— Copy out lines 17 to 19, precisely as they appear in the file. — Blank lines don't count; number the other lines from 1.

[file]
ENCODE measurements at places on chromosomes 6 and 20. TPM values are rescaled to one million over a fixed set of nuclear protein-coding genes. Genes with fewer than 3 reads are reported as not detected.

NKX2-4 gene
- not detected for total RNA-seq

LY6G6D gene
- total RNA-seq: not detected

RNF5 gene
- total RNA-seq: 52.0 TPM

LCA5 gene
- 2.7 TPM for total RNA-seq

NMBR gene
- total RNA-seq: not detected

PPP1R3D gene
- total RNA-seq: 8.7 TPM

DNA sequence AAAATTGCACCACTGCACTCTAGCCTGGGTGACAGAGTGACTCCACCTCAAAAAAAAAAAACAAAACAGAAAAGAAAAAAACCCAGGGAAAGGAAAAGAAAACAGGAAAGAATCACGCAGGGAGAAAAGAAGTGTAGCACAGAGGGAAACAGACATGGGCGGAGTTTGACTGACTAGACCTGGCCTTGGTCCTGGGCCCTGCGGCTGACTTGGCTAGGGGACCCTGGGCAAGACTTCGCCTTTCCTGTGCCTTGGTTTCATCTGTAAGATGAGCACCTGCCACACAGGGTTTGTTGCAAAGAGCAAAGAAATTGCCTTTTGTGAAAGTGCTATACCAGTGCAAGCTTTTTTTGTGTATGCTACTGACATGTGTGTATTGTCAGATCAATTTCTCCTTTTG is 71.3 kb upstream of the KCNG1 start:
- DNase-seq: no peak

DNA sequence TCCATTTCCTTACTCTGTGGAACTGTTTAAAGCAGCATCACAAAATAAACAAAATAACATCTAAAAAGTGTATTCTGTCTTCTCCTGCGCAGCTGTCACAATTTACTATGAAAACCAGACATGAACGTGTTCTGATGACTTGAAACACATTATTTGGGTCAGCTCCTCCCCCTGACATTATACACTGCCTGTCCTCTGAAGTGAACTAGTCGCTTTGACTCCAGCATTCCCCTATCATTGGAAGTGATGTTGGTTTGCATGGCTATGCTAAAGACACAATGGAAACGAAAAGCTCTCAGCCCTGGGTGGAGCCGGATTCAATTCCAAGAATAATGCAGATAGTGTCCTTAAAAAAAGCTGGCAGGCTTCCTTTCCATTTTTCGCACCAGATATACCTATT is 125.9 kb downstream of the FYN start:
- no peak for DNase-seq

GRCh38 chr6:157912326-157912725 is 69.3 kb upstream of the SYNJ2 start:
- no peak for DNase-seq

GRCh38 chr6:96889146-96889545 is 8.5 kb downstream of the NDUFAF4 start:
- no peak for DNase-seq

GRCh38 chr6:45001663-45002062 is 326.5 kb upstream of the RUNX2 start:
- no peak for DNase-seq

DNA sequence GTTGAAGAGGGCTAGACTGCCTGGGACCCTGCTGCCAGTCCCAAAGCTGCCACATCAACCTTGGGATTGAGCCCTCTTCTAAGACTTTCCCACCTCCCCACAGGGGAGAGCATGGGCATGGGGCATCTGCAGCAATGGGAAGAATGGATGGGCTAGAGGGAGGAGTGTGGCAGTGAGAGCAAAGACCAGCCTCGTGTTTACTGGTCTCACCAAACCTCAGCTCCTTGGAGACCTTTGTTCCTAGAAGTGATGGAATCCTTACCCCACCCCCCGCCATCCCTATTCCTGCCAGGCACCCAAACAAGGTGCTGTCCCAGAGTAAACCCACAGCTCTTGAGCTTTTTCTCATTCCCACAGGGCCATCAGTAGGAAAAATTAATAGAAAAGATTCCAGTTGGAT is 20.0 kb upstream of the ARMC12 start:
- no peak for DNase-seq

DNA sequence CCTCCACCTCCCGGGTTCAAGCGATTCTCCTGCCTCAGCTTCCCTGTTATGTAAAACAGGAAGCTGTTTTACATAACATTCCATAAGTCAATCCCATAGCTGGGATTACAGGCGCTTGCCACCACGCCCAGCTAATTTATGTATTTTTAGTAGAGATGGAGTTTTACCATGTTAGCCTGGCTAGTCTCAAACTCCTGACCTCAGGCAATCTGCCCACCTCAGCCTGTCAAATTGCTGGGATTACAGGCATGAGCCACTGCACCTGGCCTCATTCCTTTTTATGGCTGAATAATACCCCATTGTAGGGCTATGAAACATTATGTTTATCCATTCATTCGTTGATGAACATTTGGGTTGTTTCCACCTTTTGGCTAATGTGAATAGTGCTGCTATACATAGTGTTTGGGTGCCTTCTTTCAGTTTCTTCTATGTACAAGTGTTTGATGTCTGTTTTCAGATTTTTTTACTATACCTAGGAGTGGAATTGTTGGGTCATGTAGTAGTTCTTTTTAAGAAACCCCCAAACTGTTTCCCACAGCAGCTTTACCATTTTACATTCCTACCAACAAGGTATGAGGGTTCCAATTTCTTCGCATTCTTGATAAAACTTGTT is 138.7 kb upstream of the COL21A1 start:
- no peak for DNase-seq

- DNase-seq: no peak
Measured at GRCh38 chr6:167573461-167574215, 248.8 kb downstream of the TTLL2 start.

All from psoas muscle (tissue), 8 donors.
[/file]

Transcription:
- no peak for DNase-seq

GRCh38 chr6:157912326-157912725 is 69.3 kb upstream of the SYNJ2 start:
- no peak for DNase-seq